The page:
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Know vs. Help – What Really Matters

Authored by Ryan Greene

We Now Live In A Customer Experience Economy

Consumer expectations have dramatically shifted in the past few years. Consumers now expect every experience they have with a brand to be tailored and personalized. In fact, 80% of consumers say that the experience a company provides is as important as its product or services. All brands realize personalization is absolutely critical, but many are no closer to delivering better experiences than they were 2-3 years ago. Why is this?

For too long, brands have looked internally to solve this problem (e.g. digital transformation initiatives), rather than focusing on the needs of their customers. This can lead to brands having no idea what type of customer experience their customers actually find valuable versus annoying. In order to compete and win in this new economy, it is critical for brands to access and act on all their customer data with maximum speed, agility, and intelligence.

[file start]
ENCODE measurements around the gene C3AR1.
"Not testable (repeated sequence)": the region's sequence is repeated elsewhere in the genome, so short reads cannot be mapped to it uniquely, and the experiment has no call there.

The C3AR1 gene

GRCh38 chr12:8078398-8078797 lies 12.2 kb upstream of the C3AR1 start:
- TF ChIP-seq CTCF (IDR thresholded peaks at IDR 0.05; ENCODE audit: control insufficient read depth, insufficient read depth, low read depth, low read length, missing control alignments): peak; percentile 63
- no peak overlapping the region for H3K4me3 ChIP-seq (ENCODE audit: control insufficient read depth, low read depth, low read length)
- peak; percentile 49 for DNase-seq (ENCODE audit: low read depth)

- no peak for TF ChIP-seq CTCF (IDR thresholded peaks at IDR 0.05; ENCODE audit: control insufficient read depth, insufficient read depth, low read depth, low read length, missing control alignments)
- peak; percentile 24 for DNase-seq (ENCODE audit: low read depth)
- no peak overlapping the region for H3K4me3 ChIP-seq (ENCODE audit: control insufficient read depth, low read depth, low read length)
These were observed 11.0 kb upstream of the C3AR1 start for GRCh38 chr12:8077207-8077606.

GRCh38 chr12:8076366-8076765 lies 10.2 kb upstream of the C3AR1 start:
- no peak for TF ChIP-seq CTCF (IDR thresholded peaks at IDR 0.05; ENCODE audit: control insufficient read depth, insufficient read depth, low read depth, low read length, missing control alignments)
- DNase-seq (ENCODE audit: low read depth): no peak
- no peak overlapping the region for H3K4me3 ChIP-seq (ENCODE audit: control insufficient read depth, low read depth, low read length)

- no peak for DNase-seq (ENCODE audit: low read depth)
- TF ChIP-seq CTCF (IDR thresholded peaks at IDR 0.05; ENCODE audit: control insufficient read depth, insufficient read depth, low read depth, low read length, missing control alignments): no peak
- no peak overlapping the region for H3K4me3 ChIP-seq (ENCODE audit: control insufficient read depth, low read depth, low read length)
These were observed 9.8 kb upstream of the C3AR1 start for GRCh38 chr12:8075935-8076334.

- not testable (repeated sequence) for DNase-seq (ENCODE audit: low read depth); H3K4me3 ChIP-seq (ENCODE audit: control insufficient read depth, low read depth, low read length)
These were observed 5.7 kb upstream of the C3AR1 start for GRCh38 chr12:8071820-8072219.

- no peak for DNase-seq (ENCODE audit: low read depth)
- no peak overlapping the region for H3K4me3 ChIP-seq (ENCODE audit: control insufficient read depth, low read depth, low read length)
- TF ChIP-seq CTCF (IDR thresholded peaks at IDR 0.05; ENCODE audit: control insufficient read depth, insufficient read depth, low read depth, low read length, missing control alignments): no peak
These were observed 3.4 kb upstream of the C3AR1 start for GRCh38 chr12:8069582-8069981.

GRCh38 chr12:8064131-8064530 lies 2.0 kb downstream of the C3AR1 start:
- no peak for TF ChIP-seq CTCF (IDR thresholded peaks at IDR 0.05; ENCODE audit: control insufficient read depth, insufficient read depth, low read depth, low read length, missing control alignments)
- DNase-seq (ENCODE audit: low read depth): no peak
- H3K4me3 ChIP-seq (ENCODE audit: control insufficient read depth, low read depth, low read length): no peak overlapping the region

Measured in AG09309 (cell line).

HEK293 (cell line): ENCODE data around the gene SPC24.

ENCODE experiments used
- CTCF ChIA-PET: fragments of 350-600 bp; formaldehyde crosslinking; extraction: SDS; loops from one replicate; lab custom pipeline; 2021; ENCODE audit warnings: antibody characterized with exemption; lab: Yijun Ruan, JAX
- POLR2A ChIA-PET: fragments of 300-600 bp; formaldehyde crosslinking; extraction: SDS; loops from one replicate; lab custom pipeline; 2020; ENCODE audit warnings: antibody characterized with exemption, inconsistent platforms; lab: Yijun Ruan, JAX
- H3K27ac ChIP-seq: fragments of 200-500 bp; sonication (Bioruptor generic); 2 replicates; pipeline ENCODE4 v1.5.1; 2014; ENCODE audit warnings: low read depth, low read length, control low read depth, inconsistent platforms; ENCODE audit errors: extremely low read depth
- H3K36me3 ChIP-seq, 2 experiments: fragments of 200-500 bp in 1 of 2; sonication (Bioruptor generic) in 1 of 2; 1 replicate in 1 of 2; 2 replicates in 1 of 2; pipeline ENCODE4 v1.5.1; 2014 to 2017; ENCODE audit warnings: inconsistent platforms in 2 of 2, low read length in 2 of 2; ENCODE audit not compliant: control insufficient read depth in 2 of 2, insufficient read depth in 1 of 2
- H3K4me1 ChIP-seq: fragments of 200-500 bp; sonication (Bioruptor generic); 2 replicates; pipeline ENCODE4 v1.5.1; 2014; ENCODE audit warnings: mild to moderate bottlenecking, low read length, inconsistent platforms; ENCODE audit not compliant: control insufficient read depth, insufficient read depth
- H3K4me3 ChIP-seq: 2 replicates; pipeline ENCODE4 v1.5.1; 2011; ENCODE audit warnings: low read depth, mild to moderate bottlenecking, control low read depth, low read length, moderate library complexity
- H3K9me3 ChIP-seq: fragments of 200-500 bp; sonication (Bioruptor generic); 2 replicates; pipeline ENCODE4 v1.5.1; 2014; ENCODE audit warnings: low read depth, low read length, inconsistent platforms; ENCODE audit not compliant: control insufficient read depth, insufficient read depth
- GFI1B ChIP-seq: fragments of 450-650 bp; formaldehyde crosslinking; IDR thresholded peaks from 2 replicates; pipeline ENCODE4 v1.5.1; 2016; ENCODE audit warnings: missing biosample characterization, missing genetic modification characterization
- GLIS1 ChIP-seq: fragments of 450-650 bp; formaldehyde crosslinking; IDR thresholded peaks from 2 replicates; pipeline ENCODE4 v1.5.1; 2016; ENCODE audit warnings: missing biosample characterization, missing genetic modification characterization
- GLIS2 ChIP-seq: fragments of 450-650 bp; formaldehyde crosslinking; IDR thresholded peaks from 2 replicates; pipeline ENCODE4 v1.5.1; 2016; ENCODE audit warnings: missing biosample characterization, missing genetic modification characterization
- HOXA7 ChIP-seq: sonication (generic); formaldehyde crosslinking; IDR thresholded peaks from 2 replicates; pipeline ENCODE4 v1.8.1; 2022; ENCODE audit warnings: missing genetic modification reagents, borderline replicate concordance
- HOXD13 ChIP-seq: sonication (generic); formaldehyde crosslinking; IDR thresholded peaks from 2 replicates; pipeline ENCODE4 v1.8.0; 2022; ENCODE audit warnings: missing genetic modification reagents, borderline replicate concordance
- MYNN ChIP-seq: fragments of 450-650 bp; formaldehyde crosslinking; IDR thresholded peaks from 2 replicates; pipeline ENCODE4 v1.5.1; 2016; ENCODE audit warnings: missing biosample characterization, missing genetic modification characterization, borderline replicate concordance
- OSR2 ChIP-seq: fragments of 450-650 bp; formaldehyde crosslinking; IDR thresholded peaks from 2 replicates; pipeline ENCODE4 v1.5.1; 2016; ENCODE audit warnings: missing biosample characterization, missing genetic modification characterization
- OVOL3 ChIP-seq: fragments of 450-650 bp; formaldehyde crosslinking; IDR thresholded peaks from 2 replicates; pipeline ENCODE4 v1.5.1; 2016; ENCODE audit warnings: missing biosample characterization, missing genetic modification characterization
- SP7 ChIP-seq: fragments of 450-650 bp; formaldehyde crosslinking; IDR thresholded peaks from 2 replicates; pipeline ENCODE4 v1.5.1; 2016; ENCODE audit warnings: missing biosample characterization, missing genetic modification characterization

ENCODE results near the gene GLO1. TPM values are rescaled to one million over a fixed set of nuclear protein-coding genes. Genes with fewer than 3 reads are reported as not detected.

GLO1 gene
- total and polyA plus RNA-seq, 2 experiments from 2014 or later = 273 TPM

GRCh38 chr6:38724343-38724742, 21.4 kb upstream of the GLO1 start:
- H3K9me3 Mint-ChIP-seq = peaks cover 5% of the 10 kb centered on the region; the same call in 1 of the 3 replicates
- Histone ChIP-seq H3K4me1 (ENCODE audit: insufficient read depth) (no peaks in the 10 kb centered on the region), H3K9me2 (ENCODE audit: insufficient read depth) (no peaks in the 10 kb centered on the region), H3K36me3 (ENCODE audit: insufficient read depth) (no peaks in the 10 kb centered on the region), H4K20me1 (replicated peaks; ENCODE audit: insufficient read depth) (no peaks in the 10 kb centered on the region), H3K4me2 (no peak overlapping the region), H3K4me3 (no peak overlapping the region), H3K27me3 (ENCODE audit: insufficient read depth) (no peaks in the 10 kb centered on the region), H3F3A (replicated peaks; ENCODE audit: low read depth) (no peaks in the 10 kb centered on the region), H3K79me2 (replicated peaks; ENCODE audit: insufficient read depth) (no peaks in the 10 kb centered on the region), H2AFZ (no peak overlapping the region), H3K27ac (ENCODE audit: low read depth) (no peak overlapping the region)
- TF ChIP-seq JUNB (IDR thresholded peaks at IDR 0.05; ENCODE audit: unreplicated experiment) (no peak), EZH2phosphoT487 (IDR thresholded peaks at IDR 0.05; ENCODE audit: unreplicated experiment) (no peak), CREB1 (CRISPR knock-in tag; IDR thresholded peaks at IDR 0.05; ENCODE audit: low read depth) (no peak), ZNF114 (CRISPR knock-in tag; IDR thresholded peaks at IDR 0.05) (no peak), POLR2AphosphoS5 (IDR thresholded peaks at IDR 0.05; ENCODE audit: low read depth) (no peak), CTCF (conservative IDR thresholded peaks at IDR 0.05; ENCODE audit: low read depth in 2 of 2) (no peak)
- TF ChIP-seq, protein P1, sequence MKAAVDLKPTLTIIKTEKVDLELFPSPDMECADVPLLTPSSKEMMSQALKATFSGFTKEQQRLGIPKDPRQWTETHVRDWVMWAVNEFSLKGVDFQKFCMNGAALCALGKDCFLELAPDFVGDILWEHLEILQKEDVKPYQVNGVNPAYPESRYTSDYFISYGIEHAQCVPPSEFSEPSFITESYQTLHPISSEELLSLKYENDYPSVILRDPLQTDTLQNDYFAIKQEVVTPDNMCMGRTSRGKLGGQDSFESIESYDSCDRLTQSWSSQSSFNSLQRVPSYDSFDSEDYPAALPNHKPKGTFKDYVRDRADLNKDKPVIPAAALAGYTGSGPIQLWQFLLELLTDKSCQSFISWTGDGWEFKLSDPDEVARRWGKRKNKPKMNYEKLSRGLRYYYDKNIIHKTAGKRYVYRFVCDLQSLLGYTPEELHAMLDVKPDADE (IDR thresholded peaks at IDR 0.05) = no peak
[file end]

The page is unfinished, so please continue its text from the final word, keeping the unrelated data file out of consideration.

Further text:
Knowing Isn’t Enough

When creating truly personalized experiences, simply proving you know your customer is not enough—birthday emails and abandoned cart retargeting are terribly ordinary customer experiences. A recent Gartner survey found that brands that focused just on knowing their customers (e.g. customer 360, single view of the customer, etc.) saw a 4% drop in business value. It’s because these types of experiences feel very transactional to the customer and self-serving to the brand. In no way are these experiences actually trying to help the customer achieve a goal or task.

Focus On Helping

However, when brands go beyond just knowing their customers—to actually helping them—they create the type of experience that generates sustainable business value. The same Gartner survey found that brands that create tailored, helpful customer experiences see a 20% lift in business value.

Examples of helpful customer experiences include:

  • Guiding customers through a complex process (e.g. how to use a new product)
  • Teaching customers something new (e.g. product care or complete the look)
  • Rewarding customers (e.g. exclusive benefits when customers hit a goal)

Knowing your customers is important, but it actually destroys value if you stop there. Helping your customers should be your top priority. To do this, you must be obsessed with understanding and solving for their pain and goals. Technology alone will not solve this for you. It requires a uniquely human trait—empathy.

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